Engineers in China's aviation industry have put an end to foreign companies' monopoly on a top-tier manufacturing technique that is key to building advanced aircraft, according to a senior researcher at Aviation Industry Corp of China, a State-owned defense giant.
The technique, called automated fiber placement, or AFP, is an advanced method of manufacturing composite materials. Such materials, which are lighter weight and are at least equally as strong as other metals — sometimes even stronger — are increasingly used on aircraft and other high-end products.
"In the past, if you wanted to use composite materials to construct an airframe, you would have to arrange many workers to place one layer of non-metallic fibers on another repeatedly with their hands. A typical layer is only 0.13 millimeter thick, while some parts on the airframe are 40 mm thick. This means workers would place many layers and work a long time to shape an airframe," said Li Zhiqiang, head of the AVIC Manufacturing Technology Institute and a national political advisor.
That process is not only time-consuming but also often has problems when it is used to make a large, sophisticated structure, he said.
AVIC had tried to solve this issue by buying foreign AFP machines, but engineers soon found the imported equipment was not up to their standards and that maintaining the operating software required a lot of money and strong support from foreign specialists.
"So we decided to develop our own AFP machine, for which we had full intellectual property rights, and we were determined to use its research and development to establish our capability of dealing with composite materials," the researcher recalled.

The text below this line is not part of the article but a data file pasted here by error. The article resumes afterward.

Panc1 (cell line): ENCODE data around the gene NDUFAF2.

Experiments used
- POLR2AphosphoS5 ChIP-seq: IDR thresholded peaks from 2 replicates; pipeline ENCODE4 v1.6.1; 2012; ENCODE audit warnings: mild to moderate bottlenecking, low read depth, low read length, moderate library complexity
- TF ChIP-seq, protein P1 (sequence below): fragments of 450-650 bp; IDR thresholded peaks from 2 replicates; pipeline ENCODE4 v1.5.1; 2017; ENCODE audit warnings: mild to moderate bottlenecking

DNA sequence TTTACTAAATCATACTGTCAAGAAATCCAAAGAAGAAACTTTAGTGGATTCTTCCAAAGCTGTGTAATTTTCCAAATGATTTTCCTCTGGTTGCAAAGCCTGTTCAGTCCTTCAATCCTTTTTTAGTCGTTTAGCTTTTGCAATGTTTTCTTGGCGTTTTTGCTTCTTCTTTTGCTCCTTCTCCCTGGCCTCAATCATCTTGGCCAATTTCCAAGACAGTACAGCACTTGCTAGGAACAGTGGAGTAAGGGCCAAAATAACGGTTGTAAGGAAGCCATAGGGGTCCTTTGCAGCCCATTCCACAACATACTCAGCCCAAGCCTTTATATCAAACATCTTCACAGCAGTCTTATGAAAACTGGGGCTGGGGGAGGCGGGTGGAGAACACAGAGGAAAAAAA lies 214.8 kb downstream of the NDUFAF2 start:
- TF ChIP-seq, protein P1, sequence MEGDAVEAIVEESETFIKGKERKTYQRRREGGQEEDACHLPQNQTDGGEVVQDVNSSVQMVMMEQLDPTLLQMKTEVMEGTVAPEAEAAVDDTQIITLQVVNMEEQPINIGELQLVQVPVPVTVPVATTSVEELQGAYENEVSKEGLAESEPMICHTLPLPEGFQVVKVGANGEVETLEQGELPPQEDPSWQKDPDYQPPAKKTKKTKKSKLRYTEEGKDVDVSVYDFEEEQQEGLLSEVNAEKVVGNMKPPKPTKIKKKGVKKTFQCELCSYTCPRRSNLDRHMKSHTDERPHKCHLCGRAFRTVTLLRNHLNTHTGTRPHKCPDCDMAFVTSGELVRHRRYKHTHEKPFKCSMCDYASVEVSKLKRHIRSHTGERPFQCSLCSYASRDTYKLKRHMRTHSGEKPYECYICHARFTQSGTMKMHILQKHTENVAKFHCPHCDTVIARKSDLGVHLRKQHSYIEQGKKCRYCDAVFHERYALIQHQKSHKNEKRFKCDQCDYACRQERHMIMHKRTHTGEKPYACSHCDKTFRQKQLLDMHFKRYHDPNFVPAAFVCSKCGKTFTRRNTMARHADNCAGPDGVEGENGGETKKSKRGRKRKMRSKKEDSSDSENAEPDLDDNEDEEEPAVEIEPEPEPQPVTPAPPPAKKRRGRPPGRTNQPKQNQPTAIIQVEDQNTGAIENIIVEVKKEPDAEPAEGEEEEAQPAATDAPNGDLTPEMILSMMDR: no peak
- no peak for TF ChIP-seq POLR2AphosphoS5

Li was speaking on the sidelines of the first session of the 14th National Committee of the Chinese People's Political Consultative Conference, which opened in Beijing last weekend. He is a member of the 14th CPPCC National Committee, the top political advisory body in China.
His institute is the dominant research body for advanced manufacturing techniques and procedures in the nation's aviation industry, and it has played an important role in the design and production of some of China's most powerful aircraft.
After years of hard work and creative endeavors, the efforts of Li and his fellow engineers paid off with the birth of a cutting-edge AFP robot.
"This machine enables a single worker to use half a day to manufacture a certain type of component that would cost six people a whole day with a traditional method," Li said.
Last year, the domestically developed machine started being used to build Chinese aircraft, helping workers improve production efficiency and the planes' capabilities, according to Li.
"With it, we are now able to use fewer composite materials to make airframes. That will save a plane a certain amount of weight that can be used to carry more missiles or fuel, so it will have more combat power and a greater flight range," Li said.